Overview

An optical fiber transducer can be configured to couple optical energy from an optical source to a sensing region along the transducer. The sensing region along the transducer can include an interferometer structure. The optical fiber transducer can be sized and shaped for intravascular use or for use in one or more other body lumens or locations.

Optical energy coupled to the interferometer structure can be modulated or otherwise adjusted in relation to one or more physiologic parameters (e.g., modulated by a pressure), or in relation a received acoustic energy (e.g., ultrasonic energy) or mechanical vibration. The optical fiber transducer can be included as a portion of a guidewire assembly. Ultrasound-based imaging or sensing, such as using the optical fiber transducer, can provide a variety of advantages as compared to other imaging or sensing techniques, or can complement other techniques. Unlike X-ray imaging techniques, ultrasound is an acoustic technique and is therefore non-ionizing.

A pressure or vibration coupled to a sensing region of the optical fiber transducer can induce a change in the refractive index of the optical fiber transducer, or can physically modulate an optical path length of optical energy within the interferometer, causing a detectable change in a reflected intensity of the optical energy. The modulated reflected optical energy from the interferometer can be coupled back to a detector, and processed, such as to determine one or more physiologic parameters or to construct an image.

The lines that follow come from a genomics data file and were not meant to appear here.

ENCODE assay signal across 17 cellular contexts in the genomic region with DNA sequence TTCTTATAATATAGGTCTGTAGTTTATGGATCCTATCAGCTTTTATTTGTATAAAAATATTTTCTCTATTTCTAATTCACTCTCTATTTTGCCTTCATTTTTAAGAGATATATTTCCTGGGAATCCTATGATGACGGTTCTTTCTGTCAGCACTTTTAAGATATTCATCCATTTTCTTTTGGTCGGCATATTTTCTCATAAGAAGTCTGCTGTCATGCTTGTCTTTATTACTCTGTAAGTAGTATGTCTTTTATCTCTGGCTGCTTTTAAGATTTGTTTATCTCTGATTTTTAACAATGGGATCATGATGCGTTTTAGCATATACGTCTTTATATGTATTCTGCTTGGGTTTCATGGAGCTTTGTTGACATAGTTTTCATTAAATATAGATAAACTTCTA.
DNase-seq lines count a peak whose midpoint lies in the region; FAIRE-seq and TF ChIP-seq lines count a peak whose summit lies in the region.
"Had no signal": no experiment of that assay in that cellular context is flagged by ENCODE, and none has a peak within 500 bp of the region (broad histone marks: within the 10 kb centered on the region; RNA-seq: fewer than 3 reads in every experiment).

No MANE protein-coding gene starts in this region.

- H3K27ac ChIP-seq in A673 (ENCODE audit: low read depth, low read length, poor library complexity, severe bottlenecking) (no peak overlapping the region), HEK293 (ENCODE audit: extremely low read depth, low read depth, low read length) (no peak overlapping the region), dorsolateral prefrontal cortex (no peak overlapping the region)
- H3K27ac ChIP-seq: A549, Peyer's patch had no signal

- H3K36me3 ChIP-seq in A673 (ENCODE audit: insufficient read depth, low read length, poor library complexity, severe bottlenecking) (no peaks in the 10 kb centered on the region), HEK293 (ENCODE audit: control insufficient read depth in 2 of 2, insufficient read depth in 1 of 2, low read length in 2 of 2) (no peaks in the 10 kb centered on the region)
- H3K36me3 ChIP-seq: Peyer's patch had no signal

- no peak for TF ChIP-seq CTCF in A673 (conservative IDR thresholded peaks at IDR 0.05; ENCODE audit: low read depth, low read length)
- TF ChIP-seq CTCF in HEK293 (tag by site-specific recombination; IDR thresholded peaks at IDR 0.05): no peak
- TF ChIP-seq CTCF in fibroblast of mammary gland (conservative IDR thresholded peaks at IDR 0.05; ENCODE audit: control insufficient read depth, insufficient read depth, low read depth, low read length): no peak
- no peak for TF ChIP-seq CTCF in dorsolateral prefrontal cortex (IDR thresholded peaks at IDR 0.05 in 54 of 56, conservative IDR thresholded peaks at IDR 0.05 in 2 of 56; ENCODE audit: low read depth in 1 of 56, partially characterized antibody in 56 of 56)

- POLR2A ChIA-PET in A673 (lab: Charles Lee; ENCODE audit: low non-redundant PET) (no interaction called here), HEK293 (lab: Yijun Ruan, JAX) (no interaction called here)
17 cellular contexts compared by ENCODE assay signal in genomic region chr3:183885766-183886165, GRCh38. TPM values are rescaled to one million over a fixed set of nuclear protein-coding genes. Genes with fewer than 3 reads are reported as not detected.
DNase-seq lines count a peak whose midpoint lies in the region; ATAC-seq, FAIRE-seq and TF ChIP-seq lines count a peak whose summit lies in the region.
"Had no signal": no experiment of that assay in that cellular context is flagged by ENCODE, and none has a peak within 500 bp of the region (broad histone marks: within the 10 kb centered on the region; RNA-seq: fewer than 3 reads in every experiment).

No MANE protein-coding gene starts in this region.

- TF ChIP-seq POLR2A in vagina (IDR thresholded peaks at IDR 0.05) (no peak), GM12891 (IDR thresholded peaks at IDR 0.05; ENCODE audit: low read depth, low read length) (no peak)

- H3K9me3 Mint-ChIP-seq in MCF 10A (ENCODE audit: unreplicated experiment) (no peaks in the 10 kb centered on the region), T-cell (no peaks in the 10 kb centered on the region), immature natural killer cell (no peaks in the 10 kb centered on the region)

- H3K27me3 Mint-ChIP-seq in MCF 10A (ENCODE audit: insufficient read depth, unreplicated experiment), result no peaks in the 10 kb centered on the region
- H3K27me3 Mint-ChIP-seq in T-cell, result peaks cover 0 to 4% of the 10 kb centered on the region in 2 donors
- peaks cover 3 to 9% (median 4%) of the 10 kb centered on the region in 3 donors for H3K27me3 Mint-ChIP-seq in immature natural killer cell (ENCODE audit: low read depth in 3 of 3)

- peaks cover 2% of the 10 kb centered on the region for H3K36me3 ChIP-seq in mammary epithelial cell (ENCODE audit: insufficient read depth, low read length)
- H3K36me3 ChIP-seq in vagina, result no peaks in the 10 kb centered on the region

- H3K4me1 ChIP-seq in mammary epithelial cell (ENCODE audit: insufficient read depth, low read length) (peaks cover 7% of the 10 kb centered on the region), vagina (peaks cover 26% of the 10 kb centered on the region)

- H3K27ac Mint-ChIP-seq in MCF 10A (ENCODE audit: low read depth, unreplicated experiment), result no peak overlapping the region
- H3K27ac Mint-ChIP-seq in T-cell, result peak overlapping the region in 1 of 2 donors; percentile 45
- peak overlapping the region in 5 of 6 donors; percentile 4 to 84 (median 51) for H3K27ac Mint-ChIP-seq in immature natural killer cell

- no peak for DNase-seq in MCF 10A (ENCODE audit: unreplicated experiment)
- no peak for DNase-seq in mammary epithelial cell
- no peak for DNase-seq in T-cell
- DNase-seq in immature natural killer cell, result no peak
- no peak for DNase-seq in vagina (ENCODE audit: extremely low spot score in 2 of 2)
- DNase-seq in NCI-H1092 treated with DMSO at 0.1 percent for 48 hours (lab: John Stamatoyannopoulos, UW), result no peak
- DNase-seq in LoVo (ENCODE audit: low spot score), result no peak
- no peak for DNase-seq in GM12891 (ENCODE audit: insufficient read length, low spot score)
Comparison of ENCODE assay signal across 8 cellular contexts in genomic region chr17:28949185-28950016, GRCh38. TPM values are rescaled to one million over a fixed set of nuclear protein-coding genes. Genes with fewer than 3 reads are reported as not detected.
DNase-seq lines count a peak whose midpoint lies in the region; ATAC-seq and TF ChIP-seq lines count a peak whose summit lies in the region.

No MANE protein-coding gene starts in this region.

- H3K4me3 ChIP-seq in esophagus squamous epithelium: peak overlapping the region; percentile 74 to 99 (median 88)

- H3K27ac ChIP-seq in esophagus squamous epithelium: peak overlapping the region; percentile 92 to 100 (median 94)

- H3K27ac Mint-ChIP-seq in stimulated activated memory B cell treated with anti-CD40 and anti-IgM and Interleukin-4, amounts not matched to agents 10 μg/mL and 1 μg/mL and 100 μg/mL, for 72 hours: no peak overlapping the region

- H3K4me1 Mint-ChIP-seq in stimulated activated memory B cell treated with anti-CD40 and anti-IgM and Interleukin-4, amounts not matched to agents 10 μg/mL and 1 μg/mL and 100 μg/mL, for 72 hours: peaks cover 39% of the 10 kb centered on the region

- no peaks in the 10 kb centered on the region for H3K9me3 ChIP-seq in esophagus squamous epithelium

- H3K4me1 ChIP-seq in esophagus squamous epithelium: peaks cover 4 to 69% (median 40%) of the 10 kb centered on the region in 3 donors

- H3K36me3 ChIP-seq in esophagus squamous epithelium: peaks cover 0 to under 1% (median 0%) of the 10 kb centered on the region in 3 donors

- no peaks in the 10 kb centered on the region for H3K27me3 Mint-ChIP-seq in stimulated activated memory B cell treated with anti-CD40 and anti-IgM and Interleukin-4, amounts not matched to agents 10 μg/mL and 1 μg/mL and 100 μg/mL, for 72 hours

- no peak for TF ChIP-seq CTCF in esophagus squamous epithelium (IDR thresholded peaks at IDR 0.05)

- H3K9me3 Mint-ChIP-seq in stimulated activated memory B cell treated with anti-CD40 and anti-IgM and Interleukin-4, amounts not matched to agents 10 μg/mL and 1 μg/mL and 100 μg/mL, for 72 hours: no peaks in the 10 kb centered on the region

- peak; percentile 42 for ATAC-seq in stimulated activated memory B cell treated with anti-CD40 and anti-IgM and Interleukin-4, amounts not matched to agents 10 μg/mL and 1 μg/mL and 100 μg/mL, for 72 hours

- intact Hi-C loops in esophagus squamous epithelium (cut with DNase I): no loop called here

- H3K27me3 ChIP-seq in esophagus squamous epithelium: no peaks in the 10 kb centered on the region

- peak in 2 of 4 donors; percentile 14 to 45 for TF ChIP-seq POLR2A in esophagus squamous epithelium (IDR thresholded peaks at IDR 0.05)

The present inventors have recognized, among other things, that optical materials, including optical fibers, generally possess some degree of birefringence. Such birefringence can cause unwanted distortion of optical energy coupled through the optical fiber transducer. Such distortion can include unwanted variation in a time-domain intensity profile of optical energy reflected from the interferometer structure. For example, as a caregiver or other user manipulates a guidewire including an optical fiber transducer (e.g., twisting, rotating, bending, compressing, or tensioning the guidewire), a propagation axis of optical energy in the optical fiber can be shifted, a polarization state of propagating optical energy can be shifted, or an index of refraction can be shifted non-uniformly across different polarization axes. Variation in the input polarization state of optical energy coupled into the fiber can also be a source of variation in the reflected response from the interferometer structure.

The present inventors have recognized, among other things, that an optical fiber transducer assembly (e.g., an imaging guidewire assembly) can include one or more unusually small optical fibers such as to provide imaging or sensing, along with over-the-wire access to the site of the imaging guidewire assembly in situ without requiring removal, retraction, or exchange of the imaging guidewire assembly. For example, the optical fiber transducer can include an outer diameter in a range of about 25 micrometers to about 30 micrometers, instead of a more typical telecommunication optical fiber outer diameter of about 125 micrometers. Even such an unusually small fiber diameter can magnify the effect of unwanted polarization-related distortion because the fiber diameter is comparable to an ultrasound wavelength for applications using an ultrasound frequency in the range of tens of megahertz (MHz), such as about 50 MHz.